As part of this, businesses need to define clear objectives within their hiring process and target roles. Do they want to hire at C-suite, executive, manager or entry-level? Do they require a certain specialist skillset for a project or role? How influential is DEI within the hiring process? The clearer organisations can be with their objectives, the more likely they are to find the right candidate for the job.

There is also an onus on businesses to create a supportive environment for staff and job seekers, setting themselves apart from competitors to attract and retain talent platformed by the London Growth Plan. For example, businesses should offer training programmes, flexible working policies, career mentioning and clear progression opportunities. Initiatives such as these can create an inclusive high-performance culture that unlocks the power of people.

‘Don’t just pay me, give me purpose’

The London Growth Plan emphasises high-paid jobs, and while pay is naturally a factor behind staff pursuing particular roles, the most important duty that a business has is to give their staff purpose.

Staff that feel empowered and valued are more productive and are more likely to deliver results that help drive the business forward. Employee wellbeing s therefore crucial for business success. A report from Deloitte revealed that poor mental health costs UK employers up to £45 billion annually, highlighting the significant return on investment that comes with comprehensive workplace solutions.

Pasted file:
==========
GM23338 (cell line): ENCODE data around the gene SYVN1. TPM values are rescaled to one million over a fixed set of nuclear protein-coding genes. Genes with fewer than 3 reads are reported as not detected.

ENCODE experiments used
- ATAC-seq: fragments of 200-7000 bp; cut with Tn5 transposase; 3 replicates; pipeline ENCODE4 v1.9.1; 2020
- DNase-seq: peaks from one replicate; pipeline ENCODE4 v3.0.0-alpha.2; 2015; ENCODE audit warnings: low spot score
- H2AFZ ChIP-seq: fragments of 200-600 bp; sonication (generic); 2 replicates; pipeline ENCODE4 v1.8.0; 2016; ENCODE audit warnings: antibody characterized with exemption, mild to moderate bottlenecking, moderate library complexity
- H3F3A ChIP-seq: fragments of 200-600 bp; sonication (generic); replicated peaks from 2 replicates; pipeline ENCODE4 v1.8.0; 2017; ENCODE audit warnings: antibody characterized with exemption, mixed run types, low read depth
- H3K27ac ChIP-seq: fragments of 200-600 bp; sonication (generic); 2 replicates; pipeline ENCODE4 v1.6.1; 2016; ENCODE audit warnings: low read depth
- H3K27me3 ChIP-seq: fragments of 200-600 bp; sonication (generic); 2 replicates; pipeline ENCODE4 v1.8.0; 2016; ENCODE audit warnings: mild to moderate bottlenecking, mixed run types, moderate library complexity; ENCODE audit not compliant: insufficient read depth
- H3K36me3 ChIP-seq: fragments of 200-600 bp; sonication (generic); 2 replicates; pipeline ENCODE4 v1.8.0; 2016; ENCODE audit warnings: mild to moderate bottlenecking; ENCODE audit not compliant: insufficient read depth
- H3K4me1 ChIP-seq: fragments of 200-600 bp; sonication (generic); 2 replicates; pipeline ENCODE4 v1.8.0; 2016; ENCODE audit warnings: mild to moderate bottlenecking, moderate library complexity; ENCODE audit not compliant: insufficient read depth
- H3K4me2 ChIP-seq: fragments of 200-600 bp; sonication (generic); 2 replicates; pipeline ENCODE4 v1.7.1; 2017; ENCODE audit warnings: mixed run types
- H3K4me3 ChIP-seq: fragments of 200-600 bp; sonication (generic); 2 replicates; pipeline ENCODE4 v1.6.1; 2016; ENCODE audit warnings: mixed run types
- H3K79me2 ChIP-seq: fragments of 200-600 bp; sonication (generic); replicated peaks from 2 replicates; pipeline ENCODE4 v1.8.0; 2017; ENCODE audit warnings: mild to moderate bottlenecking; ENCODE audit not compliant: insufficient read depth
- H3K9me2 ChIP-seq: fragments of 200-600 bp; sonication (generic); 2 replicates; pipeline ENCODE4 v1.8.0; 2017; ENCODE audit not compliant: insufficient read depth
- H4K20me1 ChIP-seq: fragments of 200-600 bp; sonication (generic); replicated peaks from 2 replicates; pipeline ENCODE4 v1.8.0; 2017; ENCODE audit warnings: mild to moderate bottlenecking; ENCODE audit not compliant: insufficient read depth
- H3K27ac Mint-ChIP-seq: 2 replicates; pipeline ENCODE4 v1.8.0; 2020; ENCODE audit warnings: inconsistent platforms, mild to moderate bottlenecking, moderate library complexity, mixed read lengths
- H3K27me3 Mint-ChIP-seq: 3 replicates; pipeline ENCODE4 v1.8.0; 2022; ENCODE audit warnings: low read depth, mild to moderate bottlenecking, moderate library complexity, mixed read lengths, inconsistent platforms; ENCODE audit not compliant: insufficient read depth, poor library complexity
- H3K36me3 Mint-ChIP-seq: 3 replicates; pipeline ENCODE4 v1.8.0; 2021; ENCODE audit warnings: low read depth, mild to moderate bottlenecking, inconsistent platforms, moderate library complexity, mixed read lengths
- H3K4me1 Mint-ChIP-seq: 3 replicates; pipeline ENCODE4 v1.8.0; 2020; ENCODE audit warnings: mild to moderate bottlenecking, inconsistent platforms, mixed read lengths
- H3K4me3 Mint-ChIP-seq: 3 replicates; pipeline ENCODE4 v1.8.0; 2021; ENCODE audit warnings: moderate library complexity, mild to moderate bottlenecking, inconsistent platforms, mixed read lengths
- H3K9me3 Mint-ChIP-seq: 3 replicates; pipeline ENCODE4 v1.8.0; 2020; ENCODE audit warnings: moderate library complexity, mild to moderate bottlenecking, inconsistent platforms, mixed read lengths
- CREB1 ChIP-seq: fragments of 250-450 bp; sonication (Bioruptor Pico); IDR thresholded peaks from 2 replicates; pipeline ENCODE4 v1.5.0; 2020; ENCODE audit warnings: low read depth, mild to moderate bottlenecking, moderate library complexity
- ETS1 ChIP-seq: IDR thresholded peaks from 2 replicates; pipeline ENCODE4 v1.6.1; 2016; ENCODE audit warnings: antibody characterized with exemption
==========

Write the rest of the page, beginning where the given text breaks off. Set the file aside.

Wellbeing is just one aspect in a myriad of employer responsibilities, and prioritising it, instead of just prioritising pay, helps cultivate a more supportive culture and a more motivated workforce, which can reduce absenteeism, boost morale, and enhance overall productivity.

Training is another area that employees value highly, seeking company cultures that promote continuous skills development. This can start at the application stage with integrated training within the recruitment process, to on-the-job training, mentorship and skills development, to internal and external programmes that develop specific expertise.

Beyond competitive salaries, job seekers are increasingly pursuing positions that offer meaningful benefits. Ignoring this demand could pose a significant obstacle for companies aiming to attract and retain top talent, fostered by the London Growth Plan.


Derek Mackenzie is CEO of Investigo, part of The IN Group.





Amelia Brand is the Editor for HRreview, and host of the HR in Review podcast series. With a Master’s degree in Legal and Political Theory, her particular interests within HR include employment law, DE&I, and wellbeing within the workplace. Prior to working with HRreview, Amelia was Sub-Editor of a magazine, and Editor of the Environmental Justice Project at University College London, writing and overseeing articles into UCL’s weekly newsletter. Her previous academic work has focused on philosophy, politics and law, with a special focus on how artificial intelligence will feature in the future.